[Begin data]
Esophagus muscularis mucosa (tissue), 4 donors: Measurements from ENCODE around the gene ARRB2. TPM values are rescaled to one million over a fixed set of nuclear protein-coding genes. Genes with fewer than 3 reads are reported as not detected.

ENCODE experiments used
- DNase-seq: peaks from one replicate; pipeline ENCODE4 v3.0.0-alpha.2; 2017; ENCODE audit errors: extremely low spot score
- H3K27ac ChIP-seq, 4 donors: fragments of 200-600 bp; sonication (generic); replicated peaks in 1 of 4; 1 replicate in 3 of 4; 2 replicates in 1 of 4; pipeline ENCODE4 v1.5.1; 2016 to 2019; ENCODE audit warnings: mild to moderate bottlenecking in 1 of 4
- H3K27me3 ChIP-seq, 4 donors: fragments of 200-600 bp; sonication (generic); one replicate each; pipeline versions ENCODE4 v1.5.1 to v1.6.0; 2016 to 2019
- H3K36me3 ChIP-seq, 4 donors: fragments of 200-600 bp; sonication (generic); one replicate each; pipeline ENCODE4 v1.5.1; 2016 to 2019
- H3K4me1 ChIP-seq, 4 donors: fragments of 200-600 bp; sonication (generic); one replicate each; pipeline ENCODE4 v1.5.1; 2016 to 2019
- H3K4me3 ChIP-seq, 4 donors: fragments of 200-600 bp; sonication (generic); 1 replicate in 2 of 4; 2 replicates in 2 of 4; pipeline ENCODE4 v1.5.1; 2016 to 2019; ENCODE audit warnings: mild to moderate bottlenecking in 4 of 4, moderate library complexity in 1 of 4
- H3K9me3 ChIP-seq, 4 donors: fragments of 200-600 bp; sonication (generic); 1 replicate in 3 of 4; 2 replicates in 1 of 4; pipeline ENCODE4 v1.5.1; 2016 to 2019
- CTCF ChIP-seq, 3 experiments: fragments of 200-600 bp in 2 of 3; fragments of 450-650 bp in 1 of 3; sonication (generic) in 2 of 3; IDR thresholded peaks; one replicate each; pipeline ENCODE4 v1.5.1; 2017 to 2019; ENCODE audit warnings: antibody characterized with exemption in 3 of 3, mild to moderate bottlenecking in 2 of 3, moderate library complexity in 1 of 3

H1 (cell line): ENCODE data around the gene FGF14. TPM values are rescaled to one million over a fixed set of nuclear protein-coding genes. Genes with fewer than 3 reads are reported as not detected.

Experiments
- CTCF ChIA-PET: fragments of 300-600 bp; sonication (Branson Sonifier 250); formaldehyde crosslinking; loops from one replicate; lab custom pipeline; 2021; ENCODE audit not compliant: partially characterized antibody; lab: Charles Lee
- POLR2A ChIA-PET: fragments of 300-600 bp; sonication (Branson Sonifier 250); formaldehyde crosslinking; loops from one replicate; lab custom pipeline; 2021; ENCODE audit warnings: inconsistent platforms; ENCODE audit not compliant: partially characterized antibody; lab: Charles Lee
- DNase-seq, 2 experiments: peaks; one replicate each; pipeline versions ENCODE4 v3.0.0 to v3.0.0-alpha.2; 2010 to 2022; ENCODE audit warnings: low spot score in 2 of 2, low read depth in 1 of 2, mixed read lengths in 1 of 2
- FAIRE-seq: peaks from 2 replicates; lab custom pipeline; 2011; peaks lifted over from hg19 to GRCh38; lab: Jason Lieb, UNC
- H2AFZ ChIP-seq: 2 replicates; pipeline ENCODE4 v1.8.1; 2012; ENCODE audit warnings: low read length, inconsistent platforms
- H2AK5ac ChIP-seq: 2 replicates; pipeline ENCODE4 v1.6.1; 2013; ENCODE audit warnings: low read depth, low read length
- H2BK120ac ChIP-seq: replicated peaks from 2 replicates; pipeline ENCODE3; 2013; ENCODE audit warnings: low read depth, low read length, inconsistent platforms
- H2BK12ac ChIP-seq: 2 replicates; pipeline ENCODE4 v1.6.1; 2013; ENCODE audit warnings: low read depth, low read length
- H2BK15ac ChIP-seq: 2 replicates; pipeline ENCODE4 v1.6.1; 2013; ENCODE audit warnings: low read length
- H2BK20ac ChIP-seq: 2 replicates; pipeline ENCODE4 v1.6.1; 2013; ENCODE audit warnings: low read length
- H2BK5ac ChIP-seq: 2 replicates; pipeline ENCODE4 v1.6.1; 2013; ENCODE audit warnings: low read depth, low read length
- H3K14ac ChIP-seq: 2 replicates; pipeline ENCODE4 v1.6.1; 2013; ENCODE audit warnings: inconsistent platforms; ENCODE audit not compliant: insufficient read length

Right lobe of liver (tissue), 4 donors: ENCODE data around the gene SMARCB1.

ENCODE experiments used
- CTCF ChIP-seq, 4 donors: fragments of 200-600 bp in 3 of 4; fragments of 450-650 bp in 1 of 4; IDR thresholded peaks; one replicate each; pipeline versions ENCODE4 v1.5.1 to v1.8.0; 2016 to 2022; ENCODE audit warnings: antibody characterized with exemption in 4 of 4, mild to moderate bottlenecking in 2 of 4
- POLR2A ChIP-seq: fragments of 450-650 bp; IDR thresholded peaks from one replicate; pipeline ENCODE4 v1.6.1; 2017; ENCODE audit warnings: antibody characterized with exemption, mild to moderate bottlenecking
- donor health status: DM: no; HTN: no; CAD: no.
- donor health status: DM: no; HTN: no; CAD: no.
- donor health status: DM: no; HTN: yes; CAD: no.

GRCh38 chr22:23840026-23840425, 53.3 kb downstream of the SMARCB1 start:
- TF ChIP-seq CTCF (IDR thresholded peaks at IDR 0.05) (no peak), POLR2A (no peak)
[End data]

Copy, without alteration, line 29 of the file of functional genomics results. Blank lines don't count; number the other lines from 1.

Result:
- donor health status: DM: no; HTN: no; CAD: no.